Film Review: Looking for Eric


Looking for Eric Poster

Funny how things turns out. I had an early appointment on the 8th June, which was a direct result of missing a prior appointment back in May. The morning appointment meant I was able to pick up a copy of the Metro, which featured an interview with Mr Cantona, the man himself.

Now I use the term “The Man Himself” loosely. You see, TWKM knows that I’m no football fan. My ex-housemate Imran will attest to that, after I happily swapped seats with him to back the TV at an England match in the pub once. However, TWK Eric Cantona, probably knows him AS the Man himself. Fair do’s, and for all intended purposes, he is the man in the film I’m about to review.

Of course the interview was about the then upcoming film Looking for Eric, which was the second choice for last night’s impulse film going. Imran wasn’t manly enough to enjoy 2 hours of big robots and giant explosions, and as it turns out, that was actually a good thing.

So what the hell is the film about? Synopsis goes something like this:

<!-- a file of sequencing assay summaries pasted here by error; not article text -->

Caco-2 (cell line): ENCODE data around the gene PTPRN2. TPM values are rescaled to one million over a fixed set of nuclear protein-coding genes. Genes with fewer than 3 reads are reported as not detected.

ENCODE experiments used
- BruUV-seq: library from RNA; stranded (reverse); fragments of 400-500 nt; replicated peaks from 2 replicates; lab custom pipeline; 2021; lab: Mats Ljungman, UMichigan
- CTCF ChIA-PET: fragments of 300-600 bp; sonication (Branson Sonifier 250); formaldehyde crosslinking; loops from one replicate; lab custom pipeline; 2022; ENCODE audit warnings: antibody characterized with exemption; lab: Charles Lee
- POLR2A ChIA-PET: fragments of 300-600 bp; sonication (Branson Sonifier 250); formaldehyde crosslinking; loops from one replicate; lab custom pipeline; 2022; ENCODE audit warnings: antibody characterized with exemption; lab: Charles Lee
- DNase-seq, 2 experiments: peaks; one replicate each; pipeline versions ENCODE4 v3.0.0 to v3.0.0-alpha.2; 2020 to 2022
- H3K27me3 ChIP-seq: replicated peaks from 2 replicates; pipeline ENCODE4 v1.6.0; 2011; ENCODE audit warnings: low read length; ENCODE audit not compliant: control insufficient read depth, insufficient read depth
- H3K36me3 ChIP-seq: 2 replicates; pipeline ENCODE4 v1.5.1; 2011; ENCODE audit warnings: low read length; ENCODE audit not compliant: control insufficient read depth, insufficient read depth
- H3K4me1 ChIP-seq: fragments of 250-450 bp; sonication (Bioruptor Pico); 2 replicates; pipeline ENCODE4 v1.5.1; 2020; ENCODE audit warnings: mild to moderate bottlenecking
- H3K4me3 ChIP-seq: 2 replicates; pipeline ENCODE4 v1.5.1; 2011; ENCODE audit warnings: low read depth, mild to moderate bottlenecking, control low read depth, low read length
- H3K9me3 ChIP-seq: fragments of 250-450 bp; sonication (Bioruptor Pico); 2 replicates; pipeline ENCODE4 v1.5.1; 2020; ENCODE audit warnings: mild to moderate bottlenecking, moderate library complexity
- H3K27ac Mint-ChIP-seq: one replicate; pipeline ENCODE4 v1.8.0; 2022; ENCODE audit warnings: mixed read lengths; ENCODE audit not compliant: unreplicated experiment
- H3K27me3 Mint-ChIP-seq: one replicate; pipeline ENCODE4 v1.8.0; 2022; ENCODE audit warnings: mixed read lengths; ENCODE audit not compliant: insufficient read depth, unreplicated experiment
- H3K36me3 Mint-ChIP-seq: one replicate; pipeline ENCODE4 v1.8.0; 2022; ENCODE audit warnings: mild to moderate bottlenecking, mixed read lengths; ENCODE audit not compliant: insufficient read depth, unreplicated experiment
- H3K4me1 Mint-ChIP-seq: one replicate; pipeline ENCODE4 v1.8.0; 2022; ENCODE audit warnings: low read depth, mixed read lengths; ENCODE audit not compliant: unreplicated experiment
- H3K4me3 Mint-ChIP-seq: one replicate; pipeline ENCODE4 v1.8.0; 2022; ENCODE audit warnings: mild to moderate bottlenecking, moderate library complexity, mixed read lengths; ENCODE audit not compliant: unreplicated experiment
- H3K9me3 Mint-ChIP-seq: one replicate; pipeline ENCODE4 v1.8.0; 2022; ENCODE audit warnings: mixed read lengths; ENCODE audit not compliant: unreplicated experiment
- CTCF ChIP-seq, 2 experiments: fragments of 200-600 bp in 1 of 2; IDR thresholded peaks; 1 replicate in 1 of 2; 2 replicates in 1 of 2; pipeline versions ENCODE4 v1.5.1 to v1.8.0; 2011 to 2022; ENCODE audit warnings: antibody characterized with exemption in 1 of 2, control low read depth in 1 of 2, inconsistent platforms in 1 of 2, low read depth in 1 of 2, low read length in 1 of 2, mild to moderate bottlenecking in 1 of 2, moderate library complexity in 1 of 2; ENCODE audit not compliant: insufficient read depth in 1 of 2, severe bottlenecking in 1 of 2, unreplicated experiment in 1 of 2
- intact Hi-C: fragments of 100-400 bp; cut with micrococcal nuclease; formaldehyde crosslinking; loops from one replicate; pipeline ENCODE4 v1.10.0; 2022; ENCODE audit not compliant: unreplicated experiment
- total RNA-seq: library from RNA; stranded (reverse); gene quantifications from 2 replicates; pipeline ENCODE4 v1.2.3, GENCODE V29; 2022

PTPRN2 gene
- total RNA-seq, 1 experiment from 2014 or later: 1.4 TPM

Eric the postman is slipping through his own fingers…

His wife has gone, his stepsons are out of control and the house was chaotic even before a cement mixer appeared in the front garden. Life is crazy enough, but it is Eric’s own secret that is driving him to the brink. <spoiler>How can he face up to Lily, the woman of his dreams that he once loved and walked out on many years ago? </spoiler> Despite the comical efforts and misplaced goodwill of his mates, Eric continues to sink.

In desperate times it takes a spliff and a special friend to help a lost postman find his way, so Eric turns to his hero: footballing genius, philosopher and poster boy, Eric Cantona.

As a certain Frenchman says “He who is afraid to throw the dice, will never throw a six.”

Looking for Eric is a British feel good movie, you remember those don’t you? Films that narrates through real life drama and struggles of the average person, carried by an ongoing theme, textured by essence of the local city and era the story is based upon:

  • The Full Monty – 5 Steel workers turn to a striptease act for money against the backdrop of 1970s City of Steel
  • Brassed Off – A brass band’s struggle to their pit’s closure set in South Yorkshire
  • Billy Eliott – A young boy’s dream to becoming a dancer against all odds during the miner’s strike in the 80s
  • Son of Rambow2 young boys’ attempt to remake Rambo during the summer of 1983
  • Looking for Eric – A postman’s seeking advice from his footballer hero as his troubled past and present came knocking down the door of his Manchester home.

… to name a few. And that’s the beauty of British feel good movies, it tackles real problems, following real people, and not forgetting that the world carries on around them even when they’re stuck in their spot.

Eric Bishop

Eric Bishop - scruffy and knows it